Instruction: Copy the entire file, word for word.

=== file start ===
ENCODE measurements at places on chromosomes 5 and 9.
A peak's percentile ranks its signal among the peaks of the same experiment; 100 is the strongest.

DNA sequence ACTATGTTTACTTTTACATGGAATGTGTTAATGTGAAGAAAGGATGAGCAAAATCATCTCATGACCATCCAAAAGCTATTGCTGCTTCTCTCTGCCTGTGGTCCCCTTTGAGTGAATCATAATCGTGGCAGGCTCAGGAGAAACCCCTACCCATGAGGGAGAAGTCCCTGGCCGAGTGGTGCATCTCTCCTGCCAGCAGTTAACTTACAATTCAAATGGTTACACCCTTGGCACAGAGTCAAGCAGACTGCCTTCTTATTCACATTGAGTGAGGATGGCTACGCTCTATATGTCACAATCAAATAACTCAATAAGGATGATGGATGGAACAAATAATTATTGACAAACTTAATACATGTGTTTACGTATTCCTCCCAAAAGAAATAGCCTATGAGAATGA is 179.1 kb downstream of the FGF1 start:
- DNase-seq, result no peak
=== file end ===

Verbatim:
ENCODE measurements at places on chromosomes 5 and 9.
A peak's percentile ranks its signal among the peaks of the same experiment; 100 is the strongest.

DNA sequence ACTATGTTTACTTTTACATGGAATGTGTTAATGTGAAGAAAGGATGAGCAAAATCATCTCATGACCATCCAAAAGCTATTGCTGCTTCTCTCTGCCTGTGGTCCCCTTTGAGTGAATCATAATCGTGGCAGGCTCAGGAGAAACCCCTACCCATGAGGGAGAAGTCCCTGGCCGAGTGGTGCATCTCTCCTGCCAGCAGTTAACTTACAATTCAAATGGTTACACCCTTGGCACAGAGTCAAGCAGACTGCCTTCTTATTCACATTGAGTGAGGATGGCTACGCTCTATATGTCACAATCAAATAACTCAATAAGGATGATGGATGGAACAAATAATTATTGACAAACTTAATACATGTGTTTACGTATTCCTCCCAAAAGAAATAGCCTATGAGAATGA is 179.1 kb downstream of the FGF1 start:
- DNase-seq, result no peak